A rebranded Whistler Pride and Ski Festival will take place at the end of January, with headliner comedian Margaret Cho and a number of tweaks intended to spike participation and revenue.
The annual gay ski event, now in its 23rd year, has morphed over time, with various names, producers and changes to programming. Since 2006, Dean Nelson has run the event, in collaboration with business partners. This year Nelson’s company, Alpenglow Productions, partners with Sunil Sinha, of Big Roger Events, to produce the renamed festival.
The festival generates $9 million in economic activity and $300,000 in tax revenue for the municipality of Whistler, according to an economic impact study undertaken by the local government. But in the past two years, Nelson says, the festival had been unable to access funds the province gives to resort municipalities like Whistler to promote tourism.
The problem, he says, is that ski week happens early in the year, before local governments learn what their annual program allocations from the province are.
“We had to create a case for us to be able to apply for those funds and have the municipality try and release some of those funds early so we could actually use the funds to augment some of our programming and drive more business,” Nelson says.
This year: success. Whistler has kicked in $25,000 for the festival, which has allowed organizers to book Cho as the headline entertainment. Crucially, Cho’s show takes place on the festival’s Wednesday night, Jan 28, which is meant to increase the length of stay for attendees who might otherwise have scooted up for only a couple of days over one of the two weekends. The festival runs Jan 24 to 31.
After two years of being rebuffed, Nelson is thankful for the funding.
“It definitely helps,” he says. “It helps reduce the financial risk to us in bringing huge headline artists like Margaret in, so we’re really quite thrilled with it. Of course, we would’ve loved to have had more funding, but for the first time out and third time lucky in applying for the funding, we’re pretty happy with it.”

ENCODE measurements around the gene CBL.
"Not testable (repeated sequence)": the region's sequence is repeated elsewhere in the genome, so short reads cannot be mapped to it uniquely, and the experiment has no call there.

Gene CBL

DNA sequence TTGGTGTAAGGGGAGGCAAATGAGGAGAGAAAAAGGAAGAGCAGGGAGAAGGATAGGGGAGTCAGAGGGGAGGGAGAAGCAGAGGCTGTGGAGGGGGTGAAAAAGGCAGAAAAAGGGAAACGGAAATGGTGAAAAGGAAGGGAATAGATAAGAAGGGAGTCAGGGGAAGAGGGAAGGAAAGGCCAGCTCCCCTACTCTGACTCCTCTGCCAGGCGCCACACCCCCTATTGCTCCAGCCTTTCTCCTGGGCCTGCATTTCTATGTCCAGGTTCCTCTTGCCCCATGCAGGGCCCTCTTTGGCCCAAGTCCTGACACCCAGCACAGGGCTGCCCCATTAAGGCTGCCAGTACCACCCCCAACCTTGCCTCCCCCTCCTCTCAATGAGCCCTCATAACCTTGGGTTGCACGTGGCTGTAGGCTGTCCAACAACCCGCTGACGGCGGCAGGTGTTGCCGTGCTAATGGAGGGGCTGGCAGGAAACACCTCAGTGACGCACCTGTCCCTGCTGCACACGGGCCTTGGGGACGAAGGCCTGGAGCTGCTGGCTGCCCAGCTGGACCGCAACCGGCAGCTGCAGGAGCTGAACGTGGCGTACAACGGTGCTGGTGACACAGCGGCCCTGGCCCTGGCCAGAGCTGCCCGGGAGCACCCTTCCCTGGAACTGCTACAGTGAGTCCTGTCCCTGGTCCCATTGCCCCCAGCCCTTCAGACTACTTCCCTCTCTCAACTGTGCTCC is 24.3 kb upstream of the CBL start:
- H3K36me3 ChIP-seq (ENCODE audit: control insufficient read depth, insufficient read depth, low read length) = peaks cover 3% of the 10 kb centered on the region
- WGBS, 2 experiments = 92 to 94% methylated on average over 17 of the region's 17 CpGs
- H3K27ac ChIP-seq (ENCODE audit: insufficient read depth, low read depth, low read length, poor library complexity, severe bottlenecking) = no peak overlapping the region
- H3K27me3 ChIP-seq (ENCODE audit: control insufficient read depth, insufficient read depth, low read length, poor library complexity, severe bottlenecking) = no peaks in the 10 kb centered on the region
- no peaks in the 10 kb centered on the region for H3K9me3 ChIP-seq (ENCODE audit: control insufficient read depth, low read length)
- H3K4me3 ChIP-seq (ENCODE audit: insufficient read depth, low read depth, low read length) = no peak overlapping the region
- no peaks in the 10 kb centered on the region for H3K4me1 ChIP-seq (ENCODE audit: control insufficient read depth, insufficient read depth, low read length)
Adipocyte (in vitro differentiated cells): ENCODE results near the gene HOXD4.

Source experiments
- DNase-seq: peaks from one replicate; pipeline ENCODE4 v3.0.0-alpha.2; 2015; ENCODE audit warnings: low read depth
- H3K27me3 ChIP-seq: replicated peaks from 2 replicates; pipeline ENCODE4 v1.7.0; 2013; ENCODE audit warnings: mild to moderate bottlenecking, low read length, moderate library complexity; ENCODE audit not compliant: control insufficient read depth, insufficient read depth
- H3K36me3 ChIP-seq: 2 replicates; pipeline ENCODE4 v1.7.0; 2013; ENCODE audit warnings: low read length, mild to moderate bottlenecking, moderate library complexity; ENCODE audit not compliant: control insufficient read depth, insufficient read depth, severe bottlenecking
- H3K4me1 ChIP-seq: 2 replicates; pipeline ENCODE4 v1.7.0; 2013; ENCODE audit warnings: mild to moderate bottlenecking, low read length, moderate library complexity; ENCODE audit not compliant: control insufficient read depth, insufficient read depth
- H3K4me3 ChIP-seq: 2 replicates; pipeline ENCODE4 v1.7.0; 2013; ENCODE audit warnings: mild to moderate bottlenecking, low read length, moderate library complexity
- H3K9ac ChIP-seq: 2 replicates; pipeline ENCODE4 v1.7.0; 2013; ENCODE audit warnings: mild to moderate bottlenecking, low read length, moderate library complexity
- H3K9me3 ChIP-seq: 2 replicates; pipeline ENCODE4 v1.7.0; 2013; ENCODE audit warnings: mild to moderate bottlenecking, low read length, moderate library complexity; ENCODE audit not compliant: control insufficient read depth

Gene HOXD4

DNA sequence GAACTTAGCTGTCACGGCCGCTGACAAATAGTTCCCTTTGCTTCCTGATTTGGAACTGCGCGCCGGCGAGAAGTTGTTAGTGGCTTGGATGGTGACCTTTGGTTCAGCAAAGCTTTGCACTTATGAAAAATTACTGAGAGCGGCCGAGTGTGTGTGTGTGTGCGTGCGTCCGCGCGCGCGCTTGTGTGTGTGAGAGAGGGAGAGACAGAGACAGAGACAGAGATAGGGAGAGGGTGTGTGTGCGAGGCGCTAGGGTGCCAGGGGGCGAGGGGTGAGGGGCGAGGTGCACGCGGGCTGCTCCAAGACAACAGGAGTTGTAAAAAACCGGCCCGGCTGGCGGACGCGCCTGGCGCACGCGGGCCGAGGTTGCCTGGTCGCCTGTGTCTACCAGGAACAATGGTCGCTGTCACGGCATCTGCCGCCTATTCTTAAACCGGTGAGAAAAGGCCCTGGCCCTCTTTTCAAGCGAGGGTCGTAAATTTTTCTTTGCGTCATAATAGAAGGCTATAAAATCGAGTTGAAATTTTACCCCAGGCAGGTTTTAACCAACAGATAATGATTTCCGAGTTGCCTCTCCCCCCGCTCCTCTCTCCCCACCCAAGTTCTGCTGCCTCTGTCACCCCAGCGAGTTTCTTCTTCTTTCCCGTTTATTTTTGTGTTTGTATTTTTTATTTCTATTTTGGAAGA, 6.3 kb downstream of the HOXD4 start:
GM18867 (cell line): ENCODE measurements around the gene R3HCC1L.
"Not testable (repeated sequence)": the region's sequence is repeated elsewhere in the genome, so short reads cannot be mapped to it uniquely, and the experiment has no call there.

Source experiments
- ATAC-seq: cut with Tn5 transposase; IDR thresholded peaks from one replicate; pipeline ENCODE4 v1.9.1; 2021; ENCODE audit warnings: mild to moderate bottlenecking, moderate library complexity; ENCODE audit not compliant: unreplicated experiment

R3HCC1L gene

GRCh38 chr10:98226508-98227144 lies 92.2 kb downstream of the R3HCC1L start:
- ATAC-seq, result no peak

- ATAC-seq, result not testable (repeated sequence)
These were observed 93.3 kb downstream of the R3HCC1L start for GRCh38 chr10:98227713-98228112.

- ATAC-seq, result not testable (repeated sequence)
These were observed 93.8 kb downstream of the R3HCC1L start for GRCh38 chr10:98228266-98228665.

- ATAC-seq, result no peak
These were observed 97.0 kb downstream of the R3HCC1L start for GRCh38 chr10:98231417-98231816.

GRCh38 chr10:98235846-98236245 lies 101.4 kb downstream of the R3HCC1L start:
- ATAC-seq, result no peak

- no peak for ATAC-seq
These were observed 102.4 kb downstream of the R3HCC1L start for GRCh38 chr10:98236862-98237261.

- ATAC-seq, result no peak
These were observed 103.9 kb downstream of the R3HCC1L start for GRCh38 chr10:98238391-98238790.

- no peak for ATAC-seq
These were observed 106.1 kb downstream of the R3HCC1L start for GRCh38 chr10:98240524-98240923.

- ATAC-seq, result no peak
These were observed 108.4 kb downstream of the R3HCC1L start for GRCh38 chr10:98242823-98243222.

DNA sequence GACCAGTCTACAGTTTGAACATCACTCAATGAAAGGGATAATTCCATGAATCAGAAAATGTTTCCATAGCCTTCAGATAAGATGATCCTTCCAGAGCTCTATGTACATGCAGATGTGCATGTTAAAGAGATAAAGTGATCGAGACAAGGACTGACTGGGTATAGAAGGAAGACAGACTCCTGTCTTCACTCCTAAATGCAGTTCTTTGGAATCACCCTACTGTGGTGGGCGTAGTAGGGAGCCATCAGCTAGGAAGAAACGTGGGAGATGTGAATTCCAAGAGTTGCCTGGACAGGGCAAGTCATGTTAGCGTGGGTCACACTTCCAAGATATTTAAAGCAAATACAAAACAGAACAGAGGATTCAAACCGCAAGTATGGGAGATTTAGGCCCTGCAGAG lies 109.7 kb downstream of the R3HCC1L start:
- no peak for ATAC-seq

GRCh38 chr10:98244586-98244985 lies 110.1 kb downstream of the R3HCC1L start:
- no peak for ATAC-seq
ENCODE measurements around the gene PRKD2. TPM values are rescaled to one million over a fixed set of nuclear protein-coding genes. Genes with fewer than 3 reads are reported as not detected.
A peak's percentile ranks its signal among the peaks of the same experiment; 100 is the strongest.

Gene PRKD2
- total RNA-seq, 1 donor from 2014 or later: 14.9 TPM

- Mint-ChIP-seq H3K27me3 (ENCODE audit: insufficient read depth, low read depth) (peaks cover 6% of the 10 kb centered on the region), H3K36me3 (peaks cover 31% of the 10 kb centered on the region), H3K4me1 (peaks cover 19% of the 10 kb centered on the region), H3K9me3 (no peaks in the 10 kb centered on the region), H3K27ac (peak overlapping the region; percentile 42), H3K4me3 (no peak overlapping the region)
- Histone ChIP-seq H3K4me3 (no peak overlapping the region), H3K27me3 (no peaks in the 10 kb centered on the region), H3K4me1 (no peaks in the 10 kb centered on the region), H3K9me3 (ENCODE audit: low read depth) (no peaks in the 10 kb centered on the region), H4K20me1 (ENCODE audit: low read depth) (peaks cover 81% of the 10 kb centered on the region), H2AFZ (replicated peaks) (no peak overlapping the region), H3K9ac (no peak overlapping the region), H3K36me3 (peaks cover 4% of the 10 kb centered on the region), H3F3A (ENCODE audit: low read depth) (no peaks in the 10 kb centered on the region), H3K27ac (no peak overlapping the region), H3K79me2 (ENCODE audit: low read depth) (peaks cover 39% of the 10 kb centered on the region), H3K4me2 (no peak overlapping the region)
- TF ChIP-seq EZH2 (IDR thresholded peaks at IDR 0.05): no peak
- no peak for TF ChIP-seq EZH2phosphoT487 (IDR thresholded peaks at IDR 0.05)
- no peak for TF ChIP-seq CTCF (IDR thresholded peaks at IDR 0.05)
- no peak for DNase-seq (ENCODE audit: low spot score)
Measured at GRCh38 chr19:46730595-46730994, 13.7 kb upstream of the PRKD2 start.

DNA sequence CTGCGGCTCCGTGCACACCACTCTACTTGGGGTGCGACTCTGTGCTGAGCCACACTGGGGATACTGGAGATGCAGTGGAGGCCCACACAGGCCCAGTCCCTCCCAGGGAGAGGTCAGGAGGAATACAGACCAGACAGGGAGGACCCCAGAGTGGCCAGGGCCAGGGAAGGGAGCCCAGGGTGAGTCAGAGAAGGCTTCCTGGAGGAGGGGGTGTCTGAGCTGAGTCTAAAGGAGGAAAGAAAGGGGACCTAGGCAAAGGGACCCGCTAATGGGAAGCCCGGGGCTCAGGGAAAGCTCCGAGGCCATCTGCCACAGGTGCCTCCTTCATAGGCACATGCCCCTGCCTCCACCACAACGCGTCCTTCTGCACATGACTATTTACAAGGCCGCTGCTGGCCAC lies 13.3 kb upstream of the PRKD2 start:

Attendance is expected to at least match last year’s numbers of about 3,000, though Nelson is hopeful that new programming will draw more. In addition to Cho, who will be joined by actress, comedian and burlesque performer Selene Luna, a mini film festival on the Monday and Tuesday nights will offer two features and a short. A long roster of DJs will spin at a succession of parties; the UK DJ band Freemasons will also perform.
Nelson says the rebranding to the straightforward Whistler Pride and Ski Festival came in part because there are now at least a dozen events worldwide dubbed Winter Pride — and not all of them are gay. Some are just proud it’s winter.
“To avoid brand confusion, we thought it’s better for us just to be more in control of our brand and, with partnership change, with Sunil coming on board as a full partner, there was an opportunity to redo the website and everything,” Nelson says. “We decided this is a good time to really own the new name.”
Visitors to Nelson’s ski week roughly tally up as 40 percent Canadian, 40 percent American and 20 percent international.
“One of our largest markets is actually California,” Nelson says. “New York, Florida, the UK, Australia — they’re all really strong markets for us.”
The event also has a charitable component. Last year, Nelson says, Whistler Pride guests contributed $16,065.70 to organizations including the Rainbow Refugee Committee, Vancouver Frontrunners, Cutting Edges Hockey, Qmunity, the Vancouver Pride Society, Egale and others